US says Syria's UN move too late
Inspectors granted access to gas-attack site as Iran, Russia warn against military intervention
Agencies in Damascus
Syria agreed to allow the United Nations to inspect the site of a suspected chemical weapons attack from today but a US official said it was already too late.
This comes as Syria warned that any US military action would "create a ball of fire" in the Middle East and Iran warned Washington against any intervention.
The UN said Damascus had agreed to a ceasefire while a UN team of experts are at the site for inspections. But there were increasing signs that the US and its allies were considering taking action, a year after President Barack Obama said the use of chemical weapons was a "red line" that would incur serious consequences.
Speaking after Syria's decision to allow the UN team to the site, a senior US official said there was very little doubt that the Syrian government had used a chemical weapon against civilians last Wednesday and that Washington was still weighing how to respond.
Video: Syria regime, rebels trade accusations over chemicals
The official also said any decision to grant access to the UN inspectors would be "too late to be credible" because evidence had been corrupted by government shelling and other actions.
Syria's information minister Omran Zoabi said any US military action would "create a ball of fire that will inflame the Middle East".
He also said Damascus had evidence that chemical weapons were used by rebels fighting to topple President Bashar al-Assad, not by his government.
Syrian state television ran footage of "barrels filled with highly dangerous toxic and chemical agents" as well as gas masks, saying they were only a small sample of what had been unearthed in overrunning rebel positions. The state broadcaster said several soldiers had suffered poison gas inhalation and some were in critical condition.
Western countries say they believe the rebels do not have access to poison gas.
Syria's opposition says more than 1,300 people died when regime forces unleashed chemical weapons against rebel-held towns east and southwest of Damascus last Wednesday, while Doctors Without Borders said 355 people had died of "neuro-toxic" symptoms.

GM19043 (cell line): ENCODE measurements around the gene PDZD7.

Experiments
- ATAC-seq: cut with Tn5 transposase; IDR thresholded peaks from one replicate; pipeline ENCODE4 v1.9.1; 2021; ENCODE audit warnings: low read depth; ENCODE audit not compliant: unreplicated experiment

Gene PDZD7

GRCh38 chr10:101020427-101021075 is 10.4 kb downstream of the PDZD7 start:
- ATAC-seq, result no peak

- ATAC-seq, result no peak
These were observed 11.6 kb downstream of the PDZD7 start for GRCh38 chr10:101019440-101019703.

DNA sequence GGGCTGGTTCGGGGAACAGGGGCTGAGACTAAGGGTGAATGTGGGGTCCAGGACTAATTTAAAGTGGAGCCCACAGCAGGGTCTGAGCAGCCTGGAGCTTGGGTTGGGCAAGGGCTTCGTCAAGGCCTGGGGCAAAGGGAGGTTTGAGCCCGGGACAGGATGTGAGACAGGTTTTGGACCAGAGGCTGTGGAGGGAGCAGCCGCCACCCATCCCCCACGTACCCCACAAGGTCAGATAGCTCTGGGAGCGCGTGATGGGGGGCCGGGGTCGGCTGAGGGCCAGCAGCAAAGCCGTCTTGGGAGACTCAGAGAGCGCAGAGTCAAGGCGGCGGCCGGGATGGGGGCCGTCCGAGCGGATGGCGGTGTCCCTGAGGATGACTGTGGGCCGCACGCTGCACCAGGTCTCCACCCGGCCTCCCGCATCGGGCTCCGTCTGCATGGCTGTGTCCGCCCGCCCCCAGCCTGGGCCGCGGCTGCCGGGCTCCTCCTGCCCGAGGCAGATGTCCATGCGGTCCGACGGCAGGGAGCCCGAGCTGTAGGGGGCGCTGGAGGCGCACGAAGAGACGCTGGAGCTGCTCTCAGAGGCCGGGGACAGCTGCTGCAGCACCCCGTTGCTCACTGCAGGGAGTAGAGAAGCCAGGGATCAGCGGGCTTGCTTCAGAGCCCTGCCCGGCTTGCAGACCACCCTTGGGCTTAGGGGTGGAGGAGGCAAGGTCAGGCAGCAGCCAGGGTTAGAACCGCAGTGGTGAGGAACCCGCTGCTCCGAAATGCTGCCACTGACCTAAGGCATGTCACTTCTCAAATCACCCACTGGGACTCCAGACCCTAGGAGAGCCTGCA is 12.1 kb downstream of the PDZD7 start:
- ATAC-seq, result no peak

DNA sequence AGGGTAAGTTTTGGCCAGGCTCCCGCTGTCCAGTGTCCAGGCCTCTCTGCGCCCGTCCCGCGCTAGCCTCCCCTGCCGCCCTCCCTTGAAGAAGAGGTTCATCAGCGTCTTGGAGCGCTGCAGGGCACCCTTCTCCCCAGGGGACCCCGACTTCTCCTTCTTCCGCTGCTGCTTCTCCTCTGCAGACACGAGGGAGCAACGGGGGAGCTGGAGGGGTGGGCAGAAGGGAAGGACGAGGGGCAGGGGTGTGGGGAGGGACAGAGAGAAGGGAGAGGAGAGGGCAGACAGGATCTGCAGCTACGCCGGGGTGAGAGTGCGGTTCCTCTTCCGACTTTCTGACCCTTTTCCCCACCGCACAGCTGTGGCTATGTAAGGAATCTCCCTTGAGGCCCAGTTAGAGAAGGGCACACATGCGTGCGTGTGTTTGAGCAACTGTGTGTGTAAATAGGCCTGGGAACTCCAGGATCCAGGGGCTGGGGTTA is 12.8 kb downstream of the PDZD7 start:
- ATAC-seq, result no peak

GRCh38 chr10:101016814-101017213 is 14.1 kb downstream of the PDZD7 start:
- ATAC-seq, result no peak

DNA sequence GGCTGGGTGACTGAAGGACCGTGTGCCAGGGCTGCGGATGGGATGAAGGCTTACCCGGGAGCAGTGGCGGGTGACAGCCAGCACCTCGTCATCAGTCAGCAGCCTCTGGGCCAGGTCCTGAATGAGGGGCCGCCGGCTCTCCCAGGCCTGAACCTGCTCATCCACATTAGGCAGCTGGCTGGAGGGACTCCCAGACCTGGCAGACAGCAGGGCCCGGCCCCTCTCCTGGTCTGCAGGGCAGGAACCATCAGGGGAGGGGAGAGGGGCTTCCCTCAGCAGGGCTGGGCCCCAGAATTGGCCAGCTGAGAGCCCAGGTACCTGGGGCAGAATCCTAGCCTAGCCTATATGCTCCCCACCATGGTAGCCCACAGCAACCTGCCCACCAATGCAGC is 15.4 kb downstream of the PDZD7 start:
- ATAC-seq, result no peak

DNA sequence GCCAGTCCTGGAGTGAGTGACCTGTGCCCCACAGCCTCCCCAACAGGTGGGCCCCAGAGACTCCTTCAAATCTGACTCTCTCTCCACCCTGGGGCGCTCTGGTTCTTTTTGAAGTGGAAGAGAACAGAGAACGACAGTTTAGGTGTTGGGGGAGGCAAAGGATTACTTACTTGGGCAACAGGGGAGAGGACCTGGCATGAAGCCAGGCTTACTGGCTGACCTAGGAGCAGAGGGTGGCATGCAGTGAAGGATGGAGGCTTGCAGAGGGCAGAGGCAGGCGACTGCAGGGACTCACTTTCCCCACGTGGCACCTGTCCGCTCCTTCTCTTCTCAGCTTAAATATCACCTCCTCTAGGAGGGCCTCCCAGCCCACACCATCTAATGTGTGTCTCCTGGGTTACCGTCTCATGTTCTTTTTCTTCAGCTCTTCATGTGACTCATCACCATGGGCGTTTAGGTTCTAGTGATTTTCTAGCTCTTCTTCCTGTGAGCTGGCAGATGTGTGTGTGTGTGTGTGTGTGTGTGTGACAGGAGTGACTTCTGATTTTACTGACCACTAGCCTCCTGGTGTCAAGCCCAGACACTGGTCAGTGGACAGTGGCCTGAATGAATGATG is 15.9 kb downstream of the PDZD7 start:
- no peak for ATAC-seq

Russia welcomed Damascus' offer to allow UN inspectors access to the site and warned the West that an Iraq scenario in Syria would be a "tragic mistake".
Assad's closest ally Iran, repeating Obama's own rhetoric, said the US should not cross a "red line" by attacking Syria.
Western nations say preliminary evidence indicates that Assad's regime was behind the attack. Yesterday, French President Francois Hollande said "a body of evidence" indicated that the attack was chemical in nature, and that "everything led to the belief that the Syrian regime was responsible for this unspeakable act".
Obama spoke by phone with British Prime Minister David Cameron, and the two leaders reiterated that significant use of chemical weapons "would merit a serious response from the international community".
Defence Secretary Chuck Hagel said the US military is ready to act if Obama orders a strike.
In Israel, President Shimon Peres called for international efforts to "take out" chemical weapons in Syria as Prime Minister Benjamin Netanyahu said Israel would pull the trigger if needed to protect its people.
Associated Press, Reuters, Agence France-Presse
US, UK and French forces near Syria
A US military source said on Friday the US navy was increasing its number of cruise missile-carrying destroyers in the Mediterranean to four from three by delaying the return to the US of the Arleigh Burke class destroyer USS Mahan.
The aircraft carrier USS Harry S Truman, by far the most powerful warship in the region, left the Mediterranean last weekend, passing through the Suez Canal into the Red Sea.
Defence experts say the carrier could still strike Syria from south of Suez. As well as the strike aircraft carried by the Truman, several of her escort ships are also capable of firing Tomahawk land-attack cruise missiles.
Since earlier this year, the United States has also had F-16 jets in Jordan, where they remained after a major military exercise this year at the request of the Jordanian government. It also has a major air base at Incirlik in Turkey that could house multiple aircraft as part of a wider military campaign.
Having completed a major refit in the past few weeks, the French nuclear aircraft carrier Charles de Gaulle is operational. Officials say she remains for now in the Mediterranean port of Toulon.
France also has Rafale and Mirage jets based in the United Arab Emirates that could potentially reach Syria.
Without any operational aircraft carriers, Britain would likely depend on its cruise missile-carrying Trafalgar and Astute class attack submarines if it wished to join a US-led campaign.
Defence sources say the Royal Navy has kept at least one of its submarines in the Mediterranean in recent months partly for that reason.
Britain does not have any combat aircraft in the region, although they could theoretically operate from UK sovereign bases in Cyprus.